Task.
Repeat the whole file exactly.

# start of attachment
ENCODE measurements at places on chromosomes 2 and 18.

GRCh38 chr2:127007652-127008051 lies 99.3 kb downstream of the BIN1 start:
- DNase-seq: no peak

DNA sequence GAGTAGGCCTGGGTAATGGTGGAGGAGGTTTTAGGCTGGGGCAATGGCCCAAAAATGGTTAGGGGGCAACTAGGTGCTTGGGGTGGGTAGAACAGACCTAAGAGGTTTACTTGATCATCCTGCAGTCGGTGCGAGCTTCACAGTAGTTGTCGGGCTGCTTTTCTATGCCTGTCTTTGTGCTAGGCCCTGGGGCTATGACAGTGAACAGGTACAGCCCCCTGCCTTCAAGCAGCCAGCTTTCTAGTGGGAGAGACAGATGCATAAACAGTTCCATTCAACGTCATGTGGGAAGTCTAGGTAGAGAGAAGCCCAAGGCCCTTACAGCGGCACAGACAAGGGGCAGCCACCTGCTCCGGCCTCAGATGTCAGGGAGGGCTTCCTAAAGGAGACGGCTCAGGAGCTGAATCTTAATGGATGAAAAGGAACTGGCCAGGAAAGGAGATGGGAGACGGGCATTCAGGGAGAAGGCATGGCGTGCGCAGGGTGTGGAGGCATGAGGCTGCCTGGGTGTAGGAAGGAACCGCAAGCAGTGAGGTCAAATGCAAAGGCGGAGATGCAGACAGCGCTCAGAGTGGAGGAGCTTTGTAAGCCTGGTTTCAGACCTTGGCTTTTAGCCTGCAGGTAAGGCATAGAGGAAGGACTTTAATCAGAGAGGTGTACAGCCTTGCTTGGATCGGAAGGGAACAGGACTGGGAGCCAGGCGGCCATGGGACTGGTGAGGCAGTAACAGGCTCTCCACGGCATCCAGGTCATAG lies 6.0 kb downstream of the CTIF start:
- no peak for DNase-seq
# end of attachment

ENCODE measurements at places on chromosomes 2 and 18.

GRCh38 chr2:127007652-127008051 lies 99.3 kb downstream of the BIN1 start:
- DNase-seq: no peak

DNA sequence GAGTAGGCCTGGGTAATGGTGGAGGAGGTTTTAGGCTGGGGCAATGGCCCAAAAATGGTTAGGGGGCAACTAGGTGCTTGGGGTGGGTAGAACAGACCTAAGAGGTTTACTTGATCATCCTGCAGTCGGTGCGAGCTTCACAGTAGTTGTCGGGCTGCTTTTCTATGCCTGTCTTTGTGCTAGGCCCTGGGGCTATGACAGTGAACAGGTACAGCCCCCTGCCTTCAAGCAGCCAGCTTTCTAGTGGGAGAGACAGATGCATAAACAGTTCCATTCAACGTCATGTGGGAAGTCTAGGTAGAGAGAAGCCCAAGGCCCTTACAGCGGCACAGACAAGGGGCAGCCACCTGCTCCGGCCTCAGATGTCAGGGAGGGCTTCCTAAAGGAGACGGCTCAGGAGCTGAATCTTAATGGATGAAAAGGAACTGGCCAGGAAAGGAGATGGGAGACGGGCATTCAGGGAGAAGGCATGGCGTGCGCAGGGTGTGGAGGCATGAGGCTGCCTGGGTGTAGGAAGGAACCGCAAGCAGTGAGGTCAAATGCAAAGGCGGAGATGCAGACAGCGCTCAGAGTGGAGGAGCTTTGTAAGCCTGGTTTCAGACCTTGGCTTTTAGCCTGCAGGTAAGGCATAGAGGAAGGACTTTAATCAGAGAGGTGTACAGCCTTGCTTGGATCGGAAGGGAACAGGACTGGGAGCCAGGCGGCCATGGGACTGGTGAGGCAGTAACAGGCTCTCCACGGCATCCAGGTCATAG lies 6.0 kb downstream of the CTIF start:
- no peak for DNase-seq